What is pain and how can we make it go away?
Pain: from the Latin “poena” meaning a fine, a penalty. Pain is mediated by specific nerve fibers that carry the pain impulses to the brain where their conscious appreciation may be modified by many factors.1
When pain is defined as a penalty it shines a shady light on its purpose. Yes, pain has a purpose. All things in this world have a purpose, even if that purpose seems to have a negative connotation. Pain can actually be a guiding light, a sign post to change something, an opportunity to make some positive corrective decisions in a person’s life. Bottom line we still do not understand pain. Most people fear it because it hurts. What would happen if we did not see pain as a penalty but a guide post to a future that is rich in opportunity? An interesting aspect of pain is that not all pain is felt. Consider the pain a PTSD patient suffers, pain that no one understands and all we do is drug the patient out of reality. Depression is very real pain but it is hard to put your finger on the exact spot that hurts.
Pain was originally described by Hippocrates because of swelling around wounds. He described pain as an imbalance in vital fluids. If Hippocrates saw a swollen foot or swelling around any injury it is easy to embrace how he logically suspected fluids. I have read books that this understanding, or at least parts of it, carried clear into the 18th century.2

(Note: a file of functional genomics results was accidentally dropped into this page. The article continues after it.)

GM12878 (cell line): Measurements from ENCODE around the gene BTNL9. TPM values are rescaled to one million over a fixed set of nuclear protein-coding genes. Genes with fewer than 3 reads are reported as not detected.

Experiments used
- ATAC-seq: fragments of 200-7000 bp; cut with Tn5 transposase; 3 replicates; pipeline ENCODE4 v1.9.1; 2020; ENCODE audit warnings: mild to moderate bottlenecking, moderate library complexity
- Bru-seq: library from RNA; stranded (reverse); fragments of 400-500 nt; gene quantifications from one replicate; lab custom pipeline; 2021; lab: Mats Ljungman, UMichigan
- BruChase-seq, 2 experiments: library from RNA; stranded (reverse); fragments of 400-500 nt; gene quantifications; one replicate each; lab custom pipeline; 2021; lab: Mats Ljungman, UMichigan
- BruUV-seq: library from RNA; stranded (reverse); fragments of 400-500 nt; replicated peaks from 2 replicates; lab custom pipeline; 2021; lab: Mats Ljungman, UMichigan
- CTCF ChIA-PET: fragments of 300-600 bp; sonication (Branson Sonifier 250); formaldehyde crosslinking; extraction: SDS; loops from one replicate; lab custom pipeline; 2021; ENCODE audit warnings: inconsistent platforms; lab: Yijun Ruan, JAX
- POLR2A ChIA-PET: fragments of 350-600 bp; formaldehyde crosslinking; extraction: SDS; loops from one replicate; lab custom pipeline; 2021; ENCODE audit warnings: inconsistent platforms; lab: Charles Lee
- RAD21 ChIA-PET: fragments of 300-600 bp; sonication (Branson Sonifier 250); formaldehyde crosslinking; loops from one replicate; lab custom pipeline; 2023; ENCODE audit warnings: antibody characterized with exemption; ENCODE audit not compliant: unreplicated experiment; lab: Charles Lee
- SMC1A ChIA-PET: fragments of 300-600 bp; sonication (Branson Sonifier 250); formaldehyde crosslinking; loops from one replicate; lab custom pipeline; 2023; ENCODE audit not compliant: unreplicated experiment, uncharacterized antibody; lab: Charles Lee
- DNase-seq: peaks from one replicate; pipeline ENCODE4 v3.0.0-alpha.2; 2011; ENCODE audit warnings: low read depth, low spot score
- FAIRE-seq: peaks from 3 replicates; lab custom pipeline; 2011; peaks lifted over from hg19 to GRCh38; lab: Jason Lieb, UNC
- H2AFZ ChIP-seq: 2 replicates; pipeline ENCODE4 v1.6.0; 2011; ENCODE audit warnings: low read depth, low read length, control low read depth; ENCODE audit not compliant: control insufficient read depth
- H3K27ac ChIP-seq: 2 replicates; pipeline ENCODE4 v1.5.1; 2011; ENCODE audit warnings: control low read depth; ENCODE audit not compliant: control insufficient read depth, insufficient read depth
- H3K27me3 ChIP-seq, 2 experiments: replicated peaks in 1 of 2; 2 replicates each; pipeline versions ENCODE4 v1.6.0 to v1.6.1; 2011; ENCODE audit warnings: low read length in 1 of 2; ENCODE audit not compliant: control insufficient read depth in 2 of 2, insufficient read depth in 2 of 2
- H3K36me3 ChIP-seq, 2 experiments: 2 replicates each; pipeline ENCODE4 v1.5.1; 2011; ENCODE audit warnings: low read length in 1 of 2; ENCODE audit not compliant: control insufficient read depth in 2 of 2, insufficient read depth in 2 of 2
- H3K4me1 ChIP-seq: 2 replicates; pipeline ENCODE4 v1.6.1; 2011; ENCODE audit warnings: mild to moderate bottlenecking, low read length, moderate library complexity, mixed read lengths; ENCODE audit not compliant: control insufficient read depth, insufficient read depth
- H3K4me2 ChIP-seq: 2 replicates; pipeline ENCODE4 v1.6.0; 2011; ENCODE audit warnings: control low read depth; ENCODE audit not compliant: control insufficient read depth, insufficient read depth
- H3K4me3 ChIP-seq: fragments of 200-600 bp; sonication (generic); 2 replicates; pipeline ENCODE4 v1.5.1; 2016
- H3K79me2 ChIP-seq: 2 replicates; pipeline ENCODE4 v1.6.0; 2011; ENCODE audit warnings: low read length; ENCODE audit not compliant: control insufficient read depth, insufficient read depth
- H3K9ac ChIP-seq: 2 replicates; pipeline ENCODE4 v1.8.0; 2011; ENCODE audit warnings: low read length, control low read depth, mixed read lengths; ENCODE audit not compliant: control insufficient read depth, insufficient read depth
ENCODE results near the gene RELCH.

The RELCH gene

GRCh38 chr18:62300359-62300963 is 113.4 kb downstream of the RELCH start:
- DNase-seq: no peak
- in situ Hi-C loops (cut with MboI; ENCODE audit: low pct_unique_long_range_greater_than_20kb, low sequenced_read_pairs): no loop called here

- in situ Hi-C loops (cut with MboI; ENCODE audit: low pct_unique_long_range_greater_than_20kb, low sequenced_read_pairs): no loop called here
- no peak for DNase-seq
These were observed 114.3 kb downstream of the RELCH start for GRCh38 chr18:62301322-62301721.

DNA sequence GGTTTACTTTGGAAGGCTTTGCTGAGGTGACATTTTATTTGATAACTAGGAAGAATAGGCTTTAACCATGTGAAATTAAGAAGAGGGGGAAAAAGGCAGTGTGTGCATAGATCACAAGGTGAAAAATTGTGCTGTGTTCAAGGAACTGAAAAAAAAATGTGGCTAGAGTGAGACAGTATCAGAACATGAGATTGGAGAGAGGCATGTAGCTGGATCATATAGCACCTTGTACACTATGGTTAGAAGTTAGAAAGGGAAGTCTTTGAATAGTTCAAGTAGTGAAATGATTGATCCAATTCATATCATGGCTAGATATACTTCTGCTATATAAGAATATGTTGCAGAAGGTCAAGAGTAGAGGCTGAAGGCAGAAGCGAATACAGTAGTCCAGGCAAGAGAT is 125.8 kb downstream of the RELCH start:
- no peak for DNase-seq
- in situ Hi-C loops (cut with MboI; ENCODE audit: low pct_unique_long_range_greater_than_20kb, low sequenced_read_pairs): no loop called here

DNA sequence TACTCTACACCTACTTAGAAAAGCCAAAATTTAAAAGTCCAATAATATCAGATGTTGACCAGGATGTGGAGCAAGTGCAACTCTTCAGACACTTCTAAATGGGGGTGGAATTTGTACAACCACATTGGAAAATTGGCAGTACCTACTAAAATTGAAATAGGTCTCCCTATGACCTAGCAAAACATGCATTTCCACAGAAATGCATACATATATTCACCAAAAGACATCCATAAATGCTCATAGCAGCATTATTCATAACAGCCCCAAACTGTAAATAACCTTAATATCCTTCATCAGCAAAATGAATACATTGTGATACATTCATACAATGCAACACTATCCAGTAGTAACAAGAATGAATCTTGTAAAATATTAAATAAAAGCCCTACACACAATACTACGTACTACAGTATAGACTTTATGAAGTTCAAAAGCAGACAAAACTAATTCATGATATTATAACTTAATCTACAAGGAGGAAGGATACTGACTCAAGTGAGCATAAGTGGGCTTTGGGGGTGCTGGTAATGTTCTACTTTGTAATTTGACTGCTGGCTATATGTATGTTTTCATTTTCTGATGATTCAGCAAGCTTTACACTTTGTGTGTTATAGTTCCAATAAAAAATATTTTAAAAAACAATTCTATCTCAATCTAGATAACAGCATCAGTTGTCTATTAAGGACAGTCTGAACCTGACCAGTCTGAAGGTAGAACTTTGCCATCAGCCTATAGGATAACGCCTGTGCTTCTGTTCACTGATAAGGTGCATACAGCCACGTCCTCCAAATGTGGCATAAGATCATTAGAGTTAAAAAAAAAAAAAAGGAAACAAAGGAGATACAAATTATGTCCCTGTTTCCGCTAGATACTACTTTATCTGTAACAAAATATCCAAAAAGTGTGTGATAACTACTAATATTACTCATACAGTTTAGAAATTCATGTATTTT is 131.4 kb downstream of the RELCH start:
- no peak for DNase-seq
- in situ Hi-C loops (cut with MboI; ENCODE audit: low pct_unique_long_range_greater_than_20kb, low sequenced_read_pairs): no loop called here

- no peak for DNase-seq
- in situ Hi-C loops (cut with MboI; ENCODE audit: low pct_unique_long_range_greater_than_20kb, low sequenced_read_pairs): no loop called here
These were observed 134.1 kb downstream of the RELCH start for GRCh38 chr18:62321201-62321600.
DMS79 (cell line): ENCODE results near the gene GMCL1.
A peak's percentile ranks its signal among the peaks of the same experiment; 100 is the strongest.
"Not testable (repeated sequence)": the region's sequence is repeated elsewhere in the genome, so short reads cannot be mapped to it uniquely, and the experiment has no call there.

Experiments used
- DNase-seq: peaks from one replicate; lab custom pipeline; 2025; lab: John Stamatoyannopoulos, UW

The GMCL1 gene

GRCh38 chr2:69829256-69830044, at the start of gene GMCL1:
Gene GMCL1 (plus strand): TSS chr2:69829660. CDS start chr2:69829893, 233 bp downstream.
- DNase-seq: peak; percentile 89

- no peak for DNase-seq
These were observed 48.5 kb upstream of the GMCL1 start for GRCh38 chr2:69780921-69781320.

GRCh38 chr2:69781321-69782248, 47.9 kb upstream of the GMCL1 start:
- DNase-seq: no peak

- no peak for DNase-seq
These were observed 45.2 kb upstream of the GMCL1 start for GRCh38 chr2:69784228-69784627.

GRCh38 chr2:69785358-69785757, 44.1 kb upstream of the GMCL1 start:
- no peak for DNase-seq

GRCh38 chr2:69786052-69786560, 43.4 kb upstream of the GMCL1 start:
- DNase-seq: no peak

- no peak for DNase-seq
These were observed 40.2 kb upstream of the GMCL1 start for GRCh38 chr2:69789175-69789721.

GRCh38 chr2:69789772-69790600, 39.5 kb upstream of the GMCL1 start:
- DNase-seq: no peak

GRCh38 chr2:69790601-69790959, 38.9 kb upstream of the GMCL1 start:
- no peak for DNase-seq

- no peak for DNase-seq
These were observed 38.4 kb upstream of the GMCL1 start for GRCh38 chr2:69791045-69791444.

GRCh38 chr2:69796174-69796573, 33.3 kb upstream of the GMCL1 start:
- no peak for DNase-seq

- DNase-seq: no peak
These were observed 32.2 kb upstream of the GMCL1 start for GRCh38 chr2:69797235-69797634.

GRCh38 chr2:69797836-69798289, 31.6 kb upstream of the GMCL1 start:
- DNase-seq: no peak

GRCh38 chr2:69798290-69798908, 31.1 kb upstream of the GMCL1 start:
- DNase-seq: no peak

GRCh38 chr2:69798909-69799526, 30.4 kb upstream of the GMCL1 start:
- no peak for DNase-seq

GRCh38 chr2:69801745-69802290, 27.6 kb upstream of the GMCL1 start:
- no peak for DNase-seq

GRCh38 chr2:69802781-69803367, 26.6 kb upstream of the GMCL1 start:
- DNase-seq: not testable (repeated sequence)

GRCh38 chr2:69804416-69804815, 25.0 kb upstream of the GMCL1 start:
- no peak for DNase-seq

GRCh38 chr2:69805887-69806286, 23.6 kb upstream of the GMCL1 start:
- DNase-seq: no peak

During the age of enlightenment or renaissance period Rene Descartes described pain as punishment from God; that is close to the definition found in modern dictionaries. Rene Descartes, a world renowned philosopher, began to imagine and record information describing the first idea of an electrical system controlling the human body. He began to describe how pain is a signal from an injury to the brain. The brain then felt the ‘pain’ and forced the body to take defensive action to minimize the sensation.3
In medical school we were taught about the gate control theory of pain. When there is an injury, neurotransmitters will flood the system in an effort to alert the brain of a problem. In theory, if a pharmaceutical can be administered quickly and/or in great enough quantities, the pain will not be recorded and not felt. Some drugs like opiates do not really block the pain just make the patient not care. Serotonin is the feel good neurotransmitter. It is believed that Selective Serotonin Reuptake Inhibitors (SSRI), a very popular anti-depressant, can flood the nervous system not only in the spine but also the brain. The patient is then free of the depression. The pharmaceutical is admittedly a short term fix. Sometimes covering up the problem is not enough.4
Next blog is how to beat pain without drugs.